Dear Vespa Guy: I tore off every single message this morning so you wouldn’t have to be greeted with that kind of vitriol next time you had to go to work. You may be confused by the scotch tape left behind, but so be it. Hey–you may even actually be a jerk. I dunno. But I know a bigger jerk left the first message on your scooter. And since I’m fond of saying the Golden Rule can often be bankrupt, I know an even bigger jerk left a second message, an even bigger one the third or fifteenth. I’m also very turned off when people resort to ‘retarded’ or ‘fat-chick’ as means of insult; in which case, Vespa Guy, please park however the fuck you want.

Sun Will Set

I listened to Zoe Keating last night, purposefully. I like Keating, mind you, and I saw her a few years ago at a poetry summit. She plays cello, but has at her disposal a confusion of technology—pedals, mixers, the digital gamut—which elevates her into a virtual one-woman orchestra. Amazingly she has only one bow to rosin.

I listened to Zoe Keating because I know that three weeks and five days ago her husband died having had twenty-four new tumors discovered in his brain. I know this because that’s what Oren reported last week.

Oren has since died, and in similar fashion to Zoe’s husband. Metastatic sickness.

“I’ll be dead soon,” Oren wrote. That’s a weighty sentence to read when you otherwise have an expectation of deferred mortality. Forty-something shouldn’t be a viable, die-able age, until suddenly it is.

If you do the math, it’s scary. Not the years part, mind you, but the days. Oren wrote the most existentially heavy sentence he perhaps could’ve written just five days before he passed. “I’ll be dead soon.” He was right. We’re generally not predictors of this.

I saw Zoe Keating at a community college. I had picked up my friend from the airport and I got us lost on our way to the event. It was nighttime and my eyes are bad. We were at the back of the auditorium when Zoe played. She’d play a measure, reach to her left and switch a dial, else tap a pedal. She created layers of sound with just one instrument.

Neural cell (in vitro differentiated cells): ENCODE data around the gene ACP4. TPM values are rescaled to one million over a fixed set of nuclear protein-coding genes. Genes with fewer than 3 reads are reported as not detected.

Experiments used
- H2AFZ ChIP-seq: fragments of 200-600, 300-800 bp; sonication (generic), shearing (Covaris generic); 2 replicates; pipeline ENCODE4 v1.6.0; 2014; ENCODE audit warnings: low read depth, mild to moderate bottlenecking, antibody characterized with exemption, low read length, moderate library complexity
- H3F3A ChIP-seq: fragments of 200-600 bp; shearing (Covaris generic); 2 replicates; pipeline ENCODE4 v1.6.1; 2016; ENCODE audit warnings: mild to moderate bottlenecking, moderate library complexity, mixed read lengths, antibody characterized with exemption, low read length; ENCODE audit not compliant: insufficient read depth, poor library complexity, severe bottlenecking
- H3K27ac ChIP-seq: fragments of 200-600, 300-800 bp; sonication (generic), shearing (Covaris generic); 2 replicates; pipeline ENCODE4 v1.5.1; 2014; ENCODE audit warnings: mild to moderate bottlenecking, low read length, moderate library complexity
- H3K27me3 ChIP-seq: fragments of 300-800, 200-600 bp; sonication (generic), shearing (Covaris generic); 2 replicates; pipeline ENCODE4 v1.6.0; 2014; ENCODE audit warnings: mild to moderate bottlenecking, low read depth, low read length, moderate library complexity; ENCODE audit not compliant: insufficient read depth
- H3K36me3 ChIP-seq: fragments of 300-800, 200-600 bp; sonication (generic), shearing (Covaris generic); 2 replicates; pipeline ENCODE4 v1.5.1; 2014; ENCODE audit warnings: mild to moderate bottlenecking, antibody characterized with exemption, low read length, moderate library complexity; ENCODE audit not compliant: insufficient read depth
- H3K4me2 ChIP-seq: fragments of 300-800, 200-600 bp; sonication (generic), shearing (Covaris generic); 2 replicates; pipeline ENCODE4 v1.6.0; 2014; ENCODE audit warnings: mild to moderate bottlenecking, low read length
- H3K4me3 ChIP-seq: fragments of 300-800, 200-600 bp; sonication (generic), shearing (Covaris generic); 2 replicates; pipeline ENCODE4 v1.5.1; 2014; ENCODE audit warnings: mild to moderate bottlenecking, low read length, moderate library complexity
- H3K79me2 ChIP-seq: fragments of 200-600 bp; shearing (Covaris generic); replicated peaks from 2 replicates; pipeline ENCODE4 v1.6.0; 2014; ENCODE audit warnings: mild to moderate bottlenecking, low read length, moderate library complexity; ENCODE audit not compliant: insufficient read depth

Everything about the cello suggests warmth. The rosewood, the rotund base. Drawing a bow past the strings is in itself a poetic gesture. (In ASL, the sign for music involves stroking the forearm with an upturned then downturned palm. It’s a beautiful sign).

Zoe played until she stopped. “Excuse me,” she said. Her bank of computers had momentarily failed and her orchestra was reduced to one player. In attempting to begin again, she sawed the chorus for ‘Sun Will Set’ a few times over while pressing at buttons.

In interviews, Zoe says that ‘Sun Will Set’ is embarrassingly simple. It’s beautiful nonetheless and I liked the interruption of simplicity when her set faltered. It was gorgeous.

The internet is stupid and all. I know that Oren liked Zoe Keating. I read it on his FaceBook page. How we know these things about each other without knowing each other at all. He said ‘”Heaven is on earth” and I think of Zoe frustratedly playing a very few and exact notes and it being perfect.

How We Go to Sleep

Having de-planed from Dad 2.0, and having found my usual spot on the couch, I’m writing on vapors and am looking forward to bed. Jenn has retired post-Oscars and, as I’m pressing my last ‘send’ and about to retire too, Cayde appears in the living room. We talk, in that laconic man-to-man way. He’s confused that he went to bed just an hour ago and that–already–the Tooth Fairy has delivered him money. “Look–I got two dollars!” I can’t explain the Tooth Fairy’s expedience; I’m very much tired. Luckily Cayde says, “Hold on, Daddy.” He re-appears with a blanket. “This is for us.” And we crash it on the couch. I still have my phone open. “Hold a sec,” I say. I manage to find the Andrew Bird song we played on the way home from the hospital. The wireless headphones don’t work, and Cayde eventually shrugs them off. So we play the song all tinny on an uncooperative iPhone and that’s how we go to sleep.

Business Card

I had almost managed to re-find a seat after my five minutes at the conference podium before being handed a business card. This happened at the back of the auditorium—naturally—because I’ve always gravitated towards the rear seats of the classroom, else comfortable corners where’s it’s easy to hide. I figure it’s a mammalian tendency, and of the beta variety: hug a wall, protect your spine (or lack thereof).

The lady who proffers the card says her name is M—(?). There’s an’M’ certainly, but I don’t hear her name exactly because the room is now applauding the keynote speaker (Michael Kimmel—and, yes, he was great). M—(?) says she would like to speak to me and I find it curious she has a tear in her eye when we’re still halfway through coffee; tears generally come later and when en vino veritas is the presiding sentiment. While still in a haze, I thank her and stammer a ‘Sure’ though networking remains something I’m not good at and something I most likely won’t improve on much over the weekend. (I’m the guy who leaves sweaty palm-prints at the bank-clerk counter, else replies a clumsy ‘how are you?’ when asked the same question).